Don’t forget to list down your beneficiaries.
So, what can you do with a last will?
As mentioned above, you can use the will to protect your kids by naming a guardian. But, that is not all: you could also use the will to set up a testamentary trust for your children. At the same time, you get to indicate how much of your estate your kid(s) inherit and when.
Creation of pet trusts: for continued care of your pet upon your demise, you could set up a pet trust and even appoint a caregiver for the named pet.
Asset distribution: you know how you get worked up when you need to split something between loved ones and you are afraid of a fallout? Or when you have to ask someone else to split something among a group? In such cases, you are certain that a few people will complain that their share is smaller than others and they might accuse you of being unfair, right? Well, that is what happens when you leave a whole estate without mentioning who gets what. The only good thing is that you may be a little biased but, people won’t complain as much because you will have protected the interests of your loved ones.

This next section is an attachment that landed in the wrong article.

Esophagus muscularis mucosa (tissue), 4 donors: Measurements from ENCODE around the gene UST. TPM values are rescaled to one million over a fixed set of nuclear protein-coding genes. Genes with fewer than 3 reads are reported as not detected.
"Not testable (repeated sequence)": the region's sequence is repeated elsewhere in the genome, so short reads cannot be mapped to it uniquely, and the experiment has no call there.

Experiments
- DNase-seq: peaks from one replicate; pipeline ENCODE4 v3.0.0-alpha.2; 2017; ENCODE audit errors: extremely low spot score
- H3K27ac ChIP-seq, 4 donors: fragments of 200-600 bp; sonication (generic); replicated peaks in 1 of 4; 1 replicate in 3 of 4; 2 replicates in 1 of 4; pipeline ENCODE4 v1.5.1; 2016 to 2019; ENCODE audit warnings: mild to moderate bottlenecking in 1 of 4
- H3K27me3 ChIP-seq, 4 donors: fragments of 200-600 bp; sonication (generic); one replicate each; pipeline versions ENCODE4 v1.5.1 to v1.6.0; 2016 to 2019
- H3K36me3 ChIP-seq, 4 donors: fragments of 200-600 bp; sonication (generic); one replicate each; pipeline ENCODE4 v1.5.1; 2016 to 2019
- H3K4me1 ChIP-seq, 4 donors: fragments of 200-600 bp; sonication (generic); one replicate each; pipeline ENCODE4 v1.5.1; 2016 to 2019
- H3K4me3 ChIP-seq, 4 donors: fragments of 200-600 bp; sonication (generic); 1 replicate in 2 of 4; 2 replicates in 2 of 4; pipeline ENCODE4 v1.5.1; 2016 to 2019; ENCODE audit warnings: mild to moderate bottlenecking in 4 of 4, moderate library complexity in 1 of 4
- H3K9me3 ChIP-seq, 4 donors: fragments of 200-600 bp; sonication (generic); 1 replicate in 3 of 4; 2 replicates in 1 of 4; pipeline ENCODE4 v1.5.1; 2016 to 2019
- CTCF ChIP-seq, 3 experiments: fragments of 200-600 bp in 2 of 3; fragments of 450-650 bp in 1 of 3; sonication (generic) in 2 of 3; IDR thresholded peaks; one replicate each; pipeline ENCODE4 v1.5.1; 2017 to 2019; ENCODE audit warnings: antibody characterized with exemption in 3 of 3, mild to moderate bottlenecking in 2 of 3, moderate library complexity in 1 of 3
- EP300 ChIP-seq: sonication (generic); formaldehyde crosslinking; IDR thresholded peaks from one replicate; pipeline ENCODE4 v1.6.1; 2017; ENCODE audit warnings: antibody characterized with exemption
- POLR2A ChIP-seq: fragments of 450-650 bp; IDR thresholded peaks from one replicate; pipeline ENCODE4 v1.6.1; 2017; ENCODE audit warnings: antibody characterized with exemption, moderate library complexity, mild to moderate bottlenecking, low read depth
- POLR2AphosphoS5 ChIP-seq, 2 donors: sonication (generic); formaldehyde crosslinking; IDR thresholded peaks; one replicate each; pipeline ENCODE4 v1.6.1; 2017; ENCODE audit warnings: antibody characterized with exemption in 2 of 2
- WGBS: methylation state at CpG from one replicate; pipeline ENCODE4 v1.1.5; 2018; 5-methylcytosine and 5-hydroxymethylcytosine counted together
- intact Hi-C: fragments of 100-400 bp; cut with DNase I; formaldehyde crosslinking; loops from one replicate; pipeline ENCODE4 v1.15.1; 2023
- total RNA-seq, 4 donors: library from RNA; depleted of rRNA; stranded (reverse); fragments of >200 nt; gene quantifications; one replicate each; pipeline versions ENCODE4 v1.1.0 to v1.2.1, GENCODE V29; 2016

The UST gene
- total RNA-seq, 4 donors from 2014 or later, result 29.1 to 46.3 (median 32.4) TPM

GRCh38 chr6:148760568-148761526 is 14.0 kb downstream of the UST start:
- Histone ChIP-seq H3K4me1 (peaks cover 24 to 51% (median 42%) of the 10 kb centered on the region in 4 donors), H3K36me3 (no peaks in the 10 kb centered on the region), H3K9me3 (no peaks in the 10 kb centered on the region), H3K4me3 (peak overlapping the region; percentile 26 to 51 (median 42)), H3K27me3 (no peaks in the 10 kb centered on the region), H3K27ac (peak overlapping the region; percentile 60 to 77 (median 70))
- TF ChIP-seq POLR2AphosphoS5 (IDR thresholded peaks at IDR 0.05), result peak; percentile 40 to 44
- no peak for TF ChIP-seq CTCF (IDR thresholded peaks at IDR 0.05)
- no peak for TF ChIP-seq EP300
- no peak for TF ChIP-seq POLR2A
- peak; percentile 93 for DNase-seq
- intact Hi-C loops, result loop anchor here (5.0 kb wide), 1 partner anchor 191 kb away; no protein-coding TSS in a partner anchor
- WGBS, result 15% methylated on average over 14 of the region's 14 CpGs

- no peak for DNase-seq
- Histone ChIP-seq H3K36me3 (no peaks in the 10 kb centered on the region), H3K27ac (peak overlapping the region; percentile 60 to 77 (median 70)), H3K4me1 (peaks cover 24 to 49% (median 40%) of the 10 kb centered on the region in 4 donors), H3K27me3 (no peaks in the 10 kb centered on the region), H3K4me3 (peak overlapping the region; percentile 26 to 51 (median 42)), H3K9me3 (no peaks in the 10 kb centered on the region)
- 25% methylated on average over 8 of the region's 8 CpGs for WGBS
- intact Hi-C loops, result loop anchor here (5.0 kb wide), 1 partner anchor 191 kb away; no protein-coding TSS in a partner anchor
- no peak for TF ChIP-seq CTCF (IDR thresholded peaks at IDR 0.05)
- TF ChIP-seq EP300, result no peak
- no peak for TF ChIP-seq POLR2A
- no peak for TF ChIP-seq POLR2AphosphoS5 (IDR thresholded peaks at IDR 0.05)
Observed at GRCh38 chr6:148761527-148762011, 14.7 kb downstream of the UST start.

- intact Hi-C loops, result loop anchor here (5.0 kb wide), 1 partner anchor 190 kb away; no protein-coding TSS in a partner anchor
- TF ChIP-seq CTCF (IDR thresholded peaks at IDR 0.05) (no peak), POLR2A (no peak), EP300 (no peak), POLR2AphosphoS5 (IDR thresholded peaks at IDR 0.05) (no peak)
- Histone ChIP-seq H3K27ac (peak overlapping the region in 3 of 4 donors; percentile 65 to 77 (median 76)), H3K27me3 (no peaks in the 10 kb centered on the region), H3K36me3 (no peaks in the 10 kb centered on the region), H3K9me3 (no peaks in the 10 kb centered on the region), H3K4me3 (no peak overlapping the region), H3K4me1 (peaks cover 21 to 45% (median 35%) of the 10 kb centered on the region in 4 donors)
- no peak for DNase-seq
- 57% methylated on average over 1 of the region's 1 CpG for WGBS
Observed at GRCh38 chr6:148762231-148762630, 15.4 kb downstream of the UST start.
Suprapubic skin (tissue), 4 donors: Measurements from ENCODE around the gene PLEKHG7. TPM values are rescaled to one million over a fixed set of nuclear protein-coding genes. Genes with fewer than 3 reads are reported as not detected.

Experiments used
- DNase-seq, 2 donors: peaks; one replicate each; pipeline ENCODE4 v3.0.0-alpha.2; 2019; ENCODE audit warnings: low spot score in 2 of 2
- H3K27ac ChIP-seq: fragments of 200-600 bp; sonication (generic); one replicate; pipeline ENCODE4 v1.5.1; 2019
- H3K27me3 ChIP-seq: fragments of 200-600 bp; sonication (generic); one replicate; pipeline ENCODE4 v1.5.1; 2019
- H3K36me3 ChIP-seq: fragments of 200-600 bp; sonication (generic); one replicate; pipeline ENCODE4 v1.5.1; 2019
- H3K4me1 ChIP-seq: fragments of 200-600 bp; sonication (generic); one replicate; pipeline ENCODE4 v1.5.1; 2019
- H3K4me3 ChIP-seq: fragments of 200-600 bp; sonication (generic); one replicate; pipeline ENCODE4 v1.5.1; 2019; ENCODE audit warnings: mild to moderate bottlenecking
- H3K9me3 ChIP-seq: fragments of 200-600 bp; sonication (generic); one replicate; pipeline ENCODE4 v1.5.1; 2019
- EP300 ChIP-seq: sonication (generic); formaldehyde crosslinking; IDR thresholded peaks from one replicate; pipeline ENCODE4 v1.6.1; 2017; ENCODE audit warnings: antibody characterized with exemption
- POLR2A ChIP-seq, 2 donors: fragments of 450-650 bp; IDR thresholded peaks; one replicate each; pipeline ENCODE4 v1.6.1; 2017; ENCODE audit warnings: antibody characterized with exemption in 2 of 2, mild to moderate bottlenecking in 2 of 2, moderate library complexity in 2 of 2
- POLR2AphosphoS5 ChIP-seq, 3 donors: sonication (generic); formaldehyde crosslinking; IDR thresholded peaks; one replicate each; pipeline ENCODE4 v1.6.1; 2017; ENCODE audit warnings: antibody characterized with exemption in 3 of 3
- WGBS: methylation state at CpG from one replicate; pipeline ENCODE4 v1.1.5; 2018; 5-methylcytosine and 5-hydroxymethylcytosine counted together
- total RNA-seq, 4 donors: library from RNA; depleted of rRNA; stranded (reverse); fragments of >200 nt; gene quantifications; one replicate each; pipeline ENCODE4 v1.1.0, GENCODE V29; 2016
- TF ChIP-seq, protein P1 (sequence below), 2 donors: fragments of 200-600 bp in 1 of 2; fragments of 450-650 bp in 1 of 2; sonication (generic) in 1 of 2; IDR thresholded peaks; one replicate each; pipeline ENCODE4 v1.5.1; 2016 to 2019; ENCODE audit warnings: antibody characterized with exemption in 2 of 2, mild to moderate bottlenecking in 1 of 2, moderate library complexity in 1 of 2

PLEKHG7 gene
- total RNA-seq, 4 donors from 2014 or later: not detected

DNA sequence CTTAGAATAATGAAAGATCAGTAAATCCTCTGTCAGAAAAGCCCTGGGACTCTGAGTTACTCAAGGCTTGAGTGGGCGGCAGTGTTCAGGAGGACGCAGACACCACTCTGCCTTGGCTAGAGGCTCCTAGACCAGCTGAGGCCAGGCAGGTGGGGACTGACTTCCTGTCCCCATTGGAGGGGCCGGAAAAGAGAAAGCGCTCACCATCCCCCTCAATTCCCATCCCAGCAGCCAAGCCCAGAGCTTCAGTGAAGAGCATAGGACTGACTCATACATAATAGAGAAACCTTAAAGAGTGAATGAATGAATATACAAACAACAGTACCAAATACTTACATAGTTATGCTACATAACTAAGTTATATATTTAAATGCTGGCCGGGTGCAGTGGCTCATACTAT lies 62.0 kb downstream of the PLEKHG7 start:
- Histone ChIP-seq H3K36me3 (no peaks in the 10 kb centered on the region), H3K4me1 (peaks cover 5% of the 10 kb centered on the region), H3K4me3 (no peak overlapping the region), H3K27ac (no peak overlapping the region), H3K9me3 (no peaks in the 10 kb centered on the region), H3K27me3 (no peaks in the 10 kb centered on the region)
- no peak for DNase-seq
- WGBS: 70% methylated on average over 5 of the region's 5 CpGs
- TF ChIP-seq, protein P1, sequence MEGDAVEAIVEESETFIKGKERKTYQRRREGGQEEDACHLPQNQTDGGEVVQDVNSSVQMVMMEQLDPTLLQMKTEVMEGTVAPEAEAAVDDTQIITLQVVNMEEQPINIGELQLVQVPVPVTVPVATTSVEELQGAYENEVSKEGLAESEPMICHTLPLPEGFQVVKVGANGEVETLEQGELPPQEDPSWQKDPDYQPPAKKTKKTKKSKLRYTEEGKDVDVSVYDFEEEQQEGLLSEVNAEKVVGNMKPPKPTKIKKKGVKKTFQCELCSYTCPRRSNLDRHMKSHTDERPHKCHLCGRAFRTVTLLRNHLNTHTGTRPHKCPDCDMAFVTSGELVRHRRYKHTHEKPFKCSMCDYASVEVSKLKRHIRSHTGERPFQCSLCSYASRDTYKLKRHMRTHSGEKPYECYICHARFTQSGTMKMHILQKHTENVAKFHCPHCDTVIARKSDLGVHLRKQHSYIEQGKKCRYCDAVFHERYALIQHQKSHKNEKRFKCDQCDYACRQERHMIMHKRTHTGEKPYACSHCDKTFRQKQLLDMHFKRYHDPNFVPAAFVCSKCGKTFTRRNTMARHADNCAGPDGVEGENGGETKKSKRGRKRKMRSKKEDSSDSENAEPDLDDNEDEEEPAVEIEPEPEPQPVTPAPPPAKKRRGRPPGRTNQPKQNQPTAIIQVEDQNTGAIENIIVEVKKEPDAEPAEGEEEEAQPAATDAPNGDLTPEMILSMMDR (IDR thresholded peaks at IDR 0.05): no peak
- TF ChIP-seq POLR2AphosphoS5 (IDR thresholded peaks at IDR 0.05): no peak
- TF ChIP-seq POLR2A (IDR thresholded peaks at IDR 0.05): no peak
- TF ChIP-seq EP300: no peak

By creating a will and assigning each heir a certain percentage of your estate or even going further down to state who gets specific items, you prevent quarrels, and the distribution is almost effortless. Just make sure you cover everyone and apportion property fairly, especially for the kids – don’t forget any child or you will risk opening the will up for challenges.
It prevents the state from Instituting intestacy laws.